The Most Beautiful possesses a documentary feel partially assisted by the fact it was set and released in real time. Just as the onscreen war machine and its ramifications are felt by the cast, crew and director, the public watching the film would have identified with many of the themes, situations and characteristics on display in their own lives. A strong propaganda current runs throughout the film and at its most visible are marching songs, which are unsettling as the band of women gladly sing songs about China whilst trying to strike up a tune. Also apparent is a work ethic that heralds back to Socialism and the overriding need to triumph over increasing adversity and outrageous odds. Setting the barometer is the factory output graph that forms the main focus of all involved; the need to be productive and show everyone how determined a Japanese female worker can be is clear.
The Most Beautiful focuses on a band of young women who are recruited to work in an optical lens manufacturing plant mainly concerned with the creation of bombing and targeting sights. Part of the film’s unique feel and substance is that Kurosawa insisted that filming actually took place within such a facility and during the film we come to understand the effort and human sacrifice that goes into making such a complicated and refined piece of kit.
The band of women form close bonds as they are housed within a dormitory and encouraged to partake in activities as a unit outside of work such as marching, singing, mastering an instrument and playing sports. Encouraging this bond was the use of an industrial environment and that the actresses refer to one another by their script name, eat the factory food and live in the dormitory. This immersion into the war machine is ultimately successful as the women do look weary and devoid of any glamour. Despite the disputes they remain enthusiastic and motivated to perform when the script demands.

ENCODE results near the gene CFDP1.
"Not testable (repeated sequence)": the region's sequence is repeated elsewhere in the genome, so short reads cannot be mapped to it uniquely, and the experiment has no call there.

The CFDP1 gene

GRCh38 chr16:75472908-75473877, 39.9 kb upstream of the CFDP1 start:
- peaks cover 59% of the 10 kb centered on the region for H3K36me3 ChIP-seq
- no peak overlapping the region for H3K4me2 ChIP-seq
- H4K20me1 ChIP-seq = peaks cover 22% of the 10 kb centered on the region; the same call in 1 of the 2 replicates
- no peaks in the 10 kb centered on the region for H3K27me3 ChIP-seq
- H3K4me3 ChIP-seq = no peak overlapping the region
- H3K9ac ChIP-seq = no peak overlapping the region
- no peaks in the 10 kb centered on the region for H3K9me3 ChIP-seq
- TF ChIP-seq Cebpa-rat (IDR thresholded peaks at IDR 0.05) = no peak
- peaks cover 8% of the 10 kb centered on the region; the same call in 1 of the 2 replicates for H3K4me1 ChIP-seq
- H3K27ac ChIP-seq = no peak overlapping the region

The central role of the factory is female leader, Watanabe, played by Yoko Yaguchi who is wonderful and comes across as a strong willed, patriotic, dynamic and caring character. She can call upon that heroic quality that would become a staple of Kurosawa’s samurai characters in the following decade. Yet she never has to pick up a weapon or lose her temper. She has the trust and support of her female workers despite increasing productivity demands from the military. Yaguchi also represented the cast in real life and passed on the demands and complaints of the cast to Kurosawa. It was through these clashes that a respect developed which soon turned to love and thereafter marriage. For Yaguchi it would spell the end of her acting career and we can only presume what may have been with such a strong and emotional performance.
The semi-documentary feel to The Most Beautiful is extremely rewarding, but Kurosawa also engages the viewer with dynamic editing and extremely personal moments that do not rely on bravado or patriotism. By making use of a factory, the clatter of machinery and the strong wills of its workers, they combine to propel us towards a touching climax. It is clearly the strongest of Kurosawa’s wartime films and as its forms the meat in the Sanshiro Sugata sandwich, it still remains somewhat overlooked.
The film has been released by Criterion as part of its Eclipse series focusing on Kurosawa’s early films or the BFI’s Early Kurosawa – Collection DVD box set.